In some countries the large cities absorb the wealth and fashion of the nation ; they are the only fixed abodes of elegant and intelligent society, and the country is inhabited almost entirely by boorish peasantry. In England, on the contrary, the metropolis is a mere gathering-place, or general rendezvous, of the polite classes, where they devote a small portion of the year to a hurry of gayety and dissipation, and, having indulged this kind of carnival, return again to the apparently more congenial habits of rural life. The various orders of society are therefore diffused over the whole surface of the kingdom, and the most retired neighborhoods afford specimens of the different ranks.
The English, in fact, are strongly gifted with the rural feeling. They possess a quick sensibility to the beauties of nature, and a keen relish for the pleasures and employments of the country. This passion seems inherent in them. Even the inhabitants of cities, born and brought up among brick walls and bustling streets, enter with facility into rural habits, and evince a tact for rural occupation. The merchant has his snug retreat in the vicinity of the metropolis, where he often displays as much pride and zeal in the cultivation of his flower-garden, and the maturing of his fruits, as he does in the conduct of his business, and the success of a commercial enterprise. Even those less fortunate individuals who are doomed to pass their lives in the midst of din and traffic, contrive to have something that shall remind them of the green aspect of nature.
In the most dark and dingy quarters of the city, the drawing-room window resembles frequently a bank of flowers ; every spot capable of vegetation has its grass-plot and flower-bed ; and every square its mimic park, laid out with picturesque taste, and gleaming with refreshing verdure.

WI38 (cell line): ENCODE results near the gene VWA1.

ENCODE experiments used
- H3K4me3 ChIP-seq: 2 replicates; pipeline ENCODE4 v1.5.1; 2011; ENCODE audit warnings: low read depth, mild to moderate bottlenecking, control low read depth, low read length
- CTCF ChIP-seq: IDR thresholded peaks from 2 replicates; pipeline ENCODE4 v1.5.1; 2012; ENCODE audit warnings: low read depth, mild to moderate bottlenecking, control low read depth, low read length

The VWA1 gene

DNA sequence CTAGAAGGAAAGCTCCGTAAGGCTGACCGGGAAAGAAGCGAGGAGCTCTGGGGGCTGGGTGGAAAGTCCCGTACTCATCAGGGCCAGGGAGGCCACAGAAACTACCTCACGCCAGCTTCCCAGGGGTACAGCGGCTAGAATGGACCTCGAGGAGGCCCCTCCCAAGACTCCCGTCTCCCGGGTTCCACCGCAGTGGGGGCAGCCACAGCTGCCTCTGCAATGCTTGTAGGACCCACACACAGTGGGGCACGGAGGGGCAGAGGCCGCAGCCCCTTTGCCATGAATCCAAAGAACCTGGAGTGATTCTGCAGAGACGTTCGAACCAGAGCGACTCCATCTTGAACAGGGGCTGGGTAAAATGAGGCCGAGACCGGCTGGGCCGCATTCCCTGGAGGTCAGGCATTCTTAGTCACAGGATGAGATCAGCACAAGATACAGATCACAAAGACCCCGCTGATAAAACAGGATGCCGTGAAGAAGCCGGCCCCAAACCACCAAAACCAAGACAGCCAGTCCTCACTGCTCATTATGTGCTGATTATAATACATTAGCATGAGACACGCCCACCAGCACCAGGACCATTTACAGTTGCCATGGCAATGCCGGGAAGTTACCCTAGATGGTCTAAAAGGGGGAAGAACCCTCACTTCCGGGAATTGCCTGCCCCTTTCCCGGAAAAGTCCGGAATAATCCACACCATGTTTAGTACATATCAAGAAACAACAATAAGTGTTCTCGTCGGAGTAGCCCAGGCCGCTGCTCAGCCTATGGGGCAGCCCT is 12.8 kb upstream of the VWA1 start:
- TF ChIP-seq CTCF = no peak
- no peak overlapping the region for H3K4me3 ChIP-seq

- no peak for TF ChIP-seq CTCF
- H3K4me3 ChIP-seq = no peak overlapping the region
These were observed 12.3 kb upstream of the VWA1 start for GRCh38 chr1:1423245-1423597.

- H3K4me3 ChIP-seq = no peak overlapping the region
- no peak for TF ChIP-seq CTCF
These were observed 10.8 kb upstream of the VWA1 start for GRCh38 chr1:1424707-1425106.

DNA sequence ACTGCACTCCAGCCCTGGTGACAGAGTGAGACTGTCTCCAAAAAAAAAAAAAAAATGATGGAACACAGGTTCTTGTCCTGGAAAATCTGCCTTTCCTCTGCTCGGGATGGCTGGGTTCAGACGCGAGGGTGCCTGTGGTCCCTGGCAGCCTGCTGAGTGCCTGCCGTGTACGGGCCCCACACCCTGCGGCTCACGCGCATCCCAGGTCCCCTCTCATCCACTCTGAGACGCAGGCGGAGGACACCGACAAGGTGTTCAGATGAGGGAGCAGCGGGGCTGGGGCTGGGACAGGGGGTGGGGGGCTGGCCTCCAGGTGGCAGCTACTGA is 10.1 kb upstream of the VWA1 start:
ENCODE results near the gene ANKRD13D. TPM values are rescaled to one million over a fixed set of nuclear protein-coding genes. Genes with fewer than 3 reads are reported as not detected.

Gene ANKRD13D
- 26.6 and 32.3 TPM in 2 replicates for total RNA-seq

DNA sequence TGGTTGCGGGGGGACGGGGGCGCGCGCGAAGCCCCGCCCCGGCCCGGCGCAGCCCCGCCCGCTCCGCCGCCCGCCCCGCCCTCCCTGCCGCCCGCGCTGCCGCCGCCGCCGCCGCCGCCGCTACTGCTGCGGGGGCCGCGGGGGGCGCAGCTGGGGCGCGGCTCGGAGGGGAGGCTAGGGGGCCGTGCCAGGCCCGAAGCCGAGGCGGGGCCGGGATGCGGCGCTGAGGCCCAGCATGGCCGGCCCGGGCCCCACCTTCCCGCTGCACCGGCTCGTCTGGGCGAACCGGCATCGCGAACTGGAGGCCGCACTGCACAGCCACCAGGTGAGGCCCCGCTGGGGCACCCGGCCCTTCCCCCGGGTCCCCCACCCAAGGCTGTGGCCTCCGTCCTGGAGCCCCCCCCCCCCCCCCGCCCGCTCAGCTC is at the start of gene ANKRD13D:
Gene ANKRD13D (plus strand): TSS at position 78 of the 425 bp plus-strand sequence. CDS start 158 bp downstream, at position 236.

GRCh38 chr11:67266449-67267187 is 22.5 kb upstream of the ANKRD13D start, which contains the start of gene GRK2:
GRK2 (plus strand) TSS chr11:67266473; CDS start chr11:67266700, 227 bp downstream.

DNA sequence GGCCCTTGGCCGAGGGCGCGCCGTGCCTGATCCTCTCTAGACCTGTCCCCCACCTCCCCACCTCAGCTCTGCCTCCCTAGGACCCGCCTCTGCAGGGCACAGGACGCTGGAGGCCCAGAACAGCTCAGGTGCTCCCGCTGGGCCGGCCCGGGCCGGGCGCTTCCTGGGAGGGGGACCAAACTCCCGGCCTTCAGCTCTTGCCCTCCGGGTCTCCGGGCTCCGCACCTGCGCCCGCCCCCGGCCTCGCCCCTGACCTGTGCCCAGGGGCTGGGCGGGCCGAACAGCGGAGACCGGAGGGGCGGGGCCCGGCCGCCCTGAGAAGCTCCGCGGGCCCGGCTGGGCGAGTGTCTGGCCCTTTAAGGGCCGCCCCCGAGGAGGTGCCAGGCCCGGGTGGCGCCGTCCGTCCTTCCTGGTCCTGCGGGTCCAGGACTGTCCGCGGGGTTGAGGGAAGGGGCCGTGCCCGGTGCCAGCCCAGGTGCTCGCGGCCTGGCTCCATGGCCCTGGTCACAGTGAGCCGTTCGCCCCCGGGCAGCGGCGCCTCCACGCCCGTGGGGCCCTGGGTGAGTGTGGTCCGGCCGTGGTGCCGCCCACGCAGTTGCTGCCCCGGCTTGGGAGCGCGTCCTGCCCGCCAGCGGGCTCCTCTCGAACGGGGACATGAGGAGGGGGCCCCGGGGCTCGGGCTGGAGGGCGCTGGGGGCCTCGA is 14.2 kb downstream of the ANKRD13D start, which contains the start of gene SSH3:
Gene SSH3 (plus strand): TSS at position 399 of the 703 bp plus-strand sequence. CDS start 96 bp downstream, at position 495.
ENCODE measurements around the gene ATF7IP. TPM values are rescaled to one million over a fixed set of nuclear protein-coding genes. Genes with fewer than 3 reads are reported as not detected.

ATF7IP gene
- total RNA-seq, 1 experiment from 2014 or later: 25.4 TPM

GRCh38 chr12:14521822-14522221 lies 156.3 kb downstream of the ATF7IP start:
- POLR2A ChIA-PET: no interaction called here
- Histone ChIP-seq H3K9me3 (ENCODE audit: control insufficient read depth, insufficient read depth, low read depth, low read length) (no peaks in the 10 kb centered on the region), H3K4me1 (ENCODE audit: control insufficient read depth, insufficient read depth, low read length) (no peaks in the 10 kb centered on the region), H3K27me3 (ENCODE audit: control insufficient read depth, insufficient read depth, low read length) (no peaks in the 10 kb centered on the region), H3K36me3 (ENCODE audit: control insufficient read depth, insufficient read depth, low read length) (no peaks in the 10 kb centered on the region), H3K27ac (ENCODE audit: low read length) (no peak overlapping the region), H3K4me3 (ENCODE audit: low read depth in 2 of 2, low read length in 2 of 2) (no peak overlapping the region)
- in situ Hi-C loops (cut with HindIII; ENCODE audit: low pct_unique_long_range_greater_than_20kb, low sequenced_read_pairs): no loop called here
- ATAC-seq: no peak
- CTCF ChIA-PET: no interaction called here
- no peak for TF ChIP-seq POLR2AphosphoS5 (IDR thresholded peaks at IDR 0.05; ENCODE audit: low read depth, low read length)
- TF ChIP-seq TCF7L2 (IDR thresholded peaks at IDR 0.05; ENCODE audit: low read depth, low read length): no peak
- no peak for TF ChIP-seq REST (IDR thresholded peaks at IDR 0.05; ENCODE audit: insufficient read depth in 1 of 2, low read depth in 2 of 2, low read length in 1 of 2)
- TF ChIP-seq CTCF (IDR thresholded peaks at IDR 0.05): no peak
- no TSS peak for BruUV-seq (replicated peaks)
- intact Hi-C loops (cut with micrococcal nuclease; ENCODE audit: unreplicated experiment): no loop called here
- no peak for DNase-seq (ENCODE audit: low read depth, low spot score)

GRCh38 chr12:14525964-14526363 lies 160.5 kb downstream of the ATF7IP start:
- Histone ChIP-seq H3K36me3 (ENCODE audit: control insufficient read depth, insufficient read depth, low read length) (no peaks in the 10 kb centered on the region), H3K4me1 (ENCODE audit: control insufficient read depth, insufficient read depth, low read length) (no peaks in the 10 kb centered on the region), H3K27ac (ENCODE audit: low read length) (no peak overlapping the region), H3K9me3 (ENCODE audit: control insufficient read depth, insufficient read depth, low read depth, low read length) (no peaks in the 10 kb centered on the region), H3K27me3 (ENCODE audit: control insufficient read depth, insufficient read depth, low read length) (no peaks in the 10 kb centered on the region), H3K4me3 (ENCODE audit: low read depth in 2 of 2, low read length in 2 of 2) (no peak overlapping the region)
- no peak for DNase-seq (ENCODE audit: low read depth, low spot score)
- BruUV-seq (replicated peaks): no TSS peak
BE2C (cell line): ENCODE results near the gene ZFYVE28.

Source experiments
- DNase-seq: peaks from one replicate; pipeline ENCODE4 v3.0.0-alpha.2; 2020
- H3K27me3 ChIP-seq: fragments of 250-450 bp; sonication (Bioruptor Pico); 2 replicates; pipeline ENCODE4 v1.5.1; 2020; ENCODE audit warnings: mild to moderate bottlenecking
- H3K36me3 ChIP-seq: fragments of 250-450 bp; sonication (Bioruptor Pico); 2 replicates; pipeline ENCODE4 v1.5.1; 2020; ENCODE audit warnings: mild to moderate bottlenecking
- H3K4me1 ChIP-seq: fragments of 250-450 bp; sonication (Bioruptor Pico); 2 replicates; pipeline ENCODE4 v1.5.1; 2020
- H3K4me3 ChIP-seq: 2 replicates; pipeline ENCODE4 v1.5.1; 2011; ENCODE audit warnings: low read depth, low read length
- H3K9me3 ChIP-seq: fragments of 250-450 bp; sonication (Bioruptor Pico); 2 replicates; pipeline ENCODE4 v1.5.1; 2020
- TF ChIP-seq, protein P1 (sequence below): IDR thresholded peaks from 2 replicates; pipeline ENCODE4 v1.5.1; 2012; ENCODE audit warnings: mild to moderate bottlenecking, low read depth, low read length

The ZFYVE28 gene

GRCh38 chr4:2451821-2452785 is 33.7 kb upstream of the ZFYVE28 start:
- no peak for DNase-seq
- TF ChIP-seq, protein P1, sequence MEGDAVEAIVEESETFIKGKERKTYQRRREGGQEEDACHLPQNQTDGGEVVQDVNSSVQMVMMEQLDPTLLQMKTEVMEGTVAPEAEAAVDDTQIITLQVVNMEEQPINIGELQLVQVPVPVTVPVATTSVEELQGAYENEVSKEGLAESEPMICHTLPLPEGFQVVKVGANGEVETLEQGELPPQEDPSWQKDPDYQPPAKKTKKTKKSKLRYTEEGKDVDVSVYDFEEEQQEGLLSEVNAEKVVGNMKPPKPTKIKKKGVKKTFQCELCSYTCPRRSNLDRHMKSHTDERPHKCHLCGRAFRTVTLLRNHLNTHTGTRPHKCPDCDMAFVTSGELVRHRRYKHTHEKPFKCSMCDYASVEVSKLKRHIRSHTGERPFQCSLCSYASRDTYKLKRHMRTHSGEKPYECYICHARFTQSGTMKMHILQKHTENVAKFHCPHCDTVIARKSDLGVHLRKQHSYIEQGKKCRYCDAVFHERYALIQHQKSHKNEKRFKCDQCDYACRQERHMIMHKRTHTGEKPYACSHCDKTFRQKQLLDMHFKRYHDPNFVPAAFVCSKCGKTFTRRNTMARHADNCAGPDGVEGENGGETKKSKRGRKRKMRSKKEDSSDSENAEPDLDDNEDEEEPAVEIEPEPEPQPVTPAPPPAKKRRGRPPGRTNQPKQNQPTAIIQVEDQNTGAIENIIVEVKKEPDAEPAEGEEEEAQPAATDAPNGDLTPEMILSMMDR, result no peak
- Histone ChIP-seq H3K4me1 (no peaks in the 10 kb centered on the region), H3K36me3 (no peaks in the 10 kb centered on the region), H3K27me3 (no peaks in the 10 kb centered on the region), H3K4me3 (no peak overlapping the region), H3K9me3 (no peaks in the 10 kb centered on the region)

Those who see the Englishman only in town are apt to form an unfavorable opinion of his social character. He is either absorbed in business,
or distracted by the thousand engagements that dissipate time, thought, and feeling in this huge metropolis. He has, therefore, too commonly a look of hurry and abstraction. Wherever he happens to be, he is on the point of going somewhere else ; at the moment he is talking on one subject, his mind is wandering to another; and while paying a friendly visit, he is calculating how he shall economize time so as to pay the other visits allotted in the morning. An immense metropolis, like London, is calculated to make men selfish and uninteresting. In their casual and transient meetings they can but deal briefly in commonplaces. They present but the cold superficies of character
- its rich and genial qualities have no time to be warmed into a flow.
It is in the country that the Englishman gives scope to his natural feelings. IIe breaks loose gladly from the cold formalities and negative civilities of town, throws off his habits of shy reserve, and becomes joyous and free-hearted. He manages to collect round him all the conveniences and elegancies of polite life, and to banish its restraints. His country-seat abounds with every requisite, either for studious retirement, tasteful gratification, or rural exercise. Books, paintings, music, horses, dogs, and sporting implements of all kinds, are at hand. He puts no constraint either
upon his guests or himself, but in the true spirit of hospitality provides the means of enjoyment, and leaves every one to partake according to his inclination."
The taste of the English in the cultivation of